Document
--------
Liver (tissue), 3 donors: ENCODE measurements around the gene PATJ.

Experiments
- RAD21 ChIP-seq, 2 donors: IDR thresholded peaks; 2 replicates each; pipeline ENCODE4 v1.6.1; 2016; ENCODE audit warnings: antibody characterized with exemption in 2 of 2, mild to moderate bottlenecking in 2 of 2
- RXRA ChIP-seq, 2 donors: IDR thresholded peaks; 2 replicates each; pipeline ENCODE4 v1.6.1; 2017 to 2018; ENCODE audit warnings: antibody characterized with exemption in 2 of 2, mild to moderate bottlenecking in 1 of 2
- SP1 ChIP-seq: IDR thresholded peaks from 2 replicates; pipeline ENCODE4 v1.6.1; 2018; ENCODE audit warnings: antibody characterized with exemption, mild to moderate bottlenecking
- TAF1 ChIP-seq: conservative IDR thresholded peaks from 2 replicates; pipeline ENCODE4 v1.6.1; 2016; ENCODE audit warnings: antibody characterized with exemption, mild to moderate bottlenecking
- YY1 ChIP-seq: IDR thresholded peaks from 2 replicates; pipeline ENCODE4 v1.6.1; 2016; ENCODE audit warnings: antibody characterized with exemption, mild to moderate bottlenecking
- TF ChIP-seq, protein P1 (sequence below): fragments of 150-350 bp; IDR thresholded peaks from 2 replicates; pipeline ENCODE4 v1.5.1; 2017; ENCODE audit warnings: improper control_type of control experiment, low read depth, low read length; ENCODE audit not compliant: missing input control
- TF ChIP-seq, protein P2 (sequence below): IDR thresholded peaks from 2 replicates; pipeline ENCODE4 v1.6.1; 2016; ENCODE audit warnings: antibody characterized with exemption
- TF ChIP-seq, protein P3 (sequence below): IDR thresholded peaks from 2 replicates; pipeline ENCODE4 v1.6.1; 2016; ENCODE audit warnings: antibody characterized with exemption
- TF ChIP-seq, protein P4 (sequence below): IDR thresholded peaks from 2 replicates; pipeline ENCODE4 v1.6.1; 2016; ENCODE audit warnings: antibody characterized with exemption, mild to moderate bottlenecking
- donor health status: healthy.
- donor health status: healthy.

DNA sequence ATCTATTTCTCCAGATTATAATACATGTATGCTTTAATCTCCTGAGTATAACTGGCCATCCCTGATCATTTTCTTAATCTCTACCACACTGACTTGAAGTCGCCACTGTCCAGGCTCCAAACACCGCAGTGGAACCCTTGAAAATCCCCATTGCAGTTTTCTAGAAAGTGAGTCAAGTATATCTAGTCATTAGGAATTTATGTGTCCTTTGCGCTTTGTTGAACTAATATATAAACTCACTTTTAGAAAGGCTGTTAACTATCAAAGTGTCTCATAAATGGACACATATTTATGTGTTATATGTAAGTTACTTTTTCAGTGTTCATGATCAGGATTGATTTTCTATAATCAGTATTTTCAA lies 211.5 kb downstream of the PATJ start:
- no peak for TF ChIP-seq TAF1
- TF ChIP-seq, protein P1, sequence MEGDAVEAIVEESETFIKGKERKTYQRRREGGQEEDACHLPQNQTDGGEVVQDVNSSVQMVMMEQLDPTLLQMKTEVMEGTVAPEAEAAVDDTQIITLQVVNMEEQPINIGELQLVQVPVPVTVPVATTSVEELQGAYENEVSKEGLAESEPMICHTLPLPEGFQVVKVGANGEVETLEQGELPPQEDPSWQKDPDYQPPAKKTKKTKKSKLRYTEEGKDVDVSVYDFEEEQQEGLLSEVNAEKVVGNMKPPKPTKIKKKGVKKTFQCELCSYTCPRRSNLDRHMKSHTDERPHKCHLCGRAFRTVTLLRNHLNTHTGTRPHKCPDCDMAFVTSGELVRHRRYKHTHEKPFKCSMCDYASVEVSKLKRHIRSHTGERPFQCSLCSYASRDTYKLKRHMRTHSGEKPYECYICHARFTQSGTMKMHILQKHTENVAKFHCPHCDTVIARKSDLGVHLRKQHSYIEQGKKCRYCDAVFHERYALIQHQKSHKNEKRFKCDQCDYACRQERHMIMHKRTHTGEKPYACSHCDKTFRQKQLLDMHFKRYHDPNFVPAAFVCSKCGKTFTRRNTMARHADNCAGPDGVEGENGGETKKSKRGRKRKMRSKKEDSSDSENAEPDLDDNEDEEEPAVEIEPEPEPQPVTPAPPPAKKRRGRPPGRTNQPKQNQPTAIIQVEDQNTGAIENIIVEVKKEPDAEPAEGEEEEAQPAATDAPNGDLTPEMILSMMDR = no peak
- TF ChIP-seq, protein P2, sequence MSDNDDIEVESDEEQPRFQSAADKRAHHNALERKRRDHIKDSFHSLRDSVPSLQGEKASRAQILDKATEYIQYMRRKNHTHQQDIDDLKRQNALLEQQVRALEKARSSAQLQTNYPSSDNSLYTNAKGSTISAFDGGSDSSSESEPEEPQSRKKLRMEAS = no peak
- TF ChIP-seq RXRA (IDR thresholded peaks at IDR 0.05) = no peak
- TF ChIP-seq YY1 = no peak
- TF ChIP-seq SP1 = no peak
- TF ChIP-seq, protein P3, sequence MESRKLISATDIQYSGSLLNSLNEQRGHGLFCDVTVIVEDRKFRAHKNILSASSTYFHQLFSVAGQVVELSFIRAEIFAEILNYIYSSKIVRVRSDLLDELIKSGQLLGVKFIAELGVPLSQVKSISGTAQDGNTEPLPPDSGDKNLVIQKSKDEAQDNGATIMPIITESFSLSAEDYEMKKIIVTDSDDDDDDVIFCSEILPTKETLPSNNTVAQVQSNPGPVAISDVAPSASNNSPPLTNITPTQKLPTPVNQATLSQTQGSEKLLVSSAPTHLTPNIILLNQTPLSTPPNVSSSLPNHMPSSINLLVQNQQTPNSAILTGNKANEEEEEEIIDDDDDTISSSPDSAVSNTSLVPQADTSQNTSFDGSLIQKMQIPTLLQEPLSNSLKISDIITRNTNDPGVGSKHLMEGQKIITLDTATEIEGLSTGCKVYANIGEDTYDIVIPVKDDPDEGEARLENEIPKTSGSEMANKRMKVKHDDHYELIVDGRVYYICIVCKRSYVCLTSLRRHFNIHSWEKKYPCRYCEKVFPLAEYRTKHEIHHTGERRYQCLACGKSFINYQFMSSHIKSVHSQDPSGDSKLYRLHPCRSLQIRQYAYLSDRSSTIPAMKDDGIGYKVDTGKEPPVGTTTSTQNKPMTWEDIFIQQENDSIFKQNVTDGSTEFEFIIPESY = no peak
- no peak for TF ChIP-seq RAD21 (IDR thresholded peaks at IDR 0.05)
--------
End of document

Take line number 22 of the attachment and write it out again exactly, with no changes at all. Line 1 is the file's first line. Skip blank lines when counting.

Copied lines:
- no peak for TF ChIP-seq RAD21 (IDR thresholded peaks at IDR 0.05)